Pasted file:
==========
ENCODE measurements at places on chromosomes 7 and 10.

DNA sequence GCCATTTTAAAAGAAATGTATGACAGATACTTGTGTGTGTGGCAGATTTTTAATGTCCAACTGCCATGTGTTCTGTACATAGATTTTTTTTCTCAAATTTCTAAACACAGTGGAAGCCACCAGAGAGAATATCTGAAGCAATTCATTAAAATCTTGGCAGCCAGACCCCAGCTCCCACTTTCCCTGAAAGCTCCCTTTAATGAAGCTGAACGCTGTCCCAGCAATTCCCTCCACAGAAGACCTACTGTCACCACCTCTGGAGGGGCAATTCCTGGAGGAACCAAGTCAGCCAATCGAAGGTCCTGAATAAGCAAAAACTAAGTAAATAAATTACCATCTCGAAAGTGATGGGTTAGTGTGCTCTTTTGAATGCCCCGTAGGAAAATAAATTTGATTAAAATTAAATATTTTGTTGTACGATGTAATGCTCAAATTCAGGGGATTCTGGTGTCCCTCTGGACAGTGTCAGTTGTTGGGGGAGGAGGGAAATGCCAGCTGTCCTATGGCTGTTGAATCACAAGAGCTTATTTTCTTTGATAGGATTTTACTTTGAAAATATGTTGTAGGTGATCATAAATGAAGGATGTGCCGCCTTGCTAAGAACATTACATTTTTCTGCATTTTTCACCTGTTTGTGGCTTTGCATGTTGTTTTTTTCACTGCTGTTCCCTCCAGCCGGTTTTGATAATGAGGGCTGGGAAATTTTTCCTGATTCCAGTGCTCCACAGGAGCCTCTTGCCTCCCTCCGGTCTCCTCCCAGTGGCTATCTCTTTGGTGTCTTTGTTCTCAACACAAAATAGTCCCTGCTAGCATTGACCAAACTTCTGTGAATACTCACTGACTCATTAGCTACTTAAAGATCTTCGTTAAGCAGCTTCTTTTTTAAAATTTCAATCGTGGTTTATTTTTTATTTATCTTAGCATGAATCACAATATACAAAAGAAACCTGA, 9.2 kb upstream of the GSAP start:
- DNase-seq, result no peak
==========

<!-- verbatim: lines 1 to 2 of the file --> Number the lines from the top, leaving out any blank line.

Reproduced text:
ENCODE measurements at places on chromosomes 7 and 10.

DNA sequence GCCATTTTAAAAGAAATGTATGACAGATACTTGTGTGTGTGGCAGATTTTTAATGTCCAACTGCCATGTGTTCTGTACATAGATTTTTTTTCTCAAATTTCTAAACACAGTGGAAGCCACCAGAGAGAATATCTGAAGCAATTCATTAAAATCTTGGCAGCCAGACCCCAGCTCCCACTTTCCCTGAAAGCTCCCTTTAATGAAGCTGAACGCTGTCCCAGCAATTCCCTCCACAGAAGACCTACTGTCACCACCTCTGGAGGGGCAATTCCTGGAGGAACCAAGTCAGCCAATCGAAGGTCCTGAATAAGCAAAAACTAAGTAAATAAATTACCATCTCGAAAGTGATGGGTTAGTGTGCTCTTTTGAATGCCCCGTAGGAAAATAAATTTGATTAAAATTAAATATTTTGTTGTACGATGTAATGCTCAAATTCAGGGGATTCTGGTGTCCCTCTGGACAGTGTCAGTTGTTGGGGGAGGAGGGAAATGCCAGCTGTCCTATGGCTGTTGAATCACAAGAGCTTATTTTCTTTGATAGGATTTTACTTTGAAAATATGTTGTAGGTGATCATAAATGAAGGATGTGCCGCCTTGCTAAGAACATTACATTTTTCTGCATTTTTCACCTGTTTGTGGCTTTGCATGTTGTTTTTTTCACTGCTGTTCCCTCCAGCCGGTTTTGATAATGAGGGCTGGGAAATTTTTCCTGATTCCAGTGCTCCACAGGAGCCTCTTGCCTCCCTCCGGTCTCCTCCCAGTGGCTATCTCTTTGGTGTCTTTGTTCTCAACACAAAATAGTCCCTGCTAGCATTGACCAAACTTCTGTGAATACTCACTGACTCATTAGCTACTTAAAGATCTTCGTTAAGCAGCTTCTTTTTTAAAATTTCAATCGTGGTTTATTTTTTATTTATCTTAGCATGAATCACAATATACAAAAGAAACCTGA, 9.2 kb upstream of the GSAP start: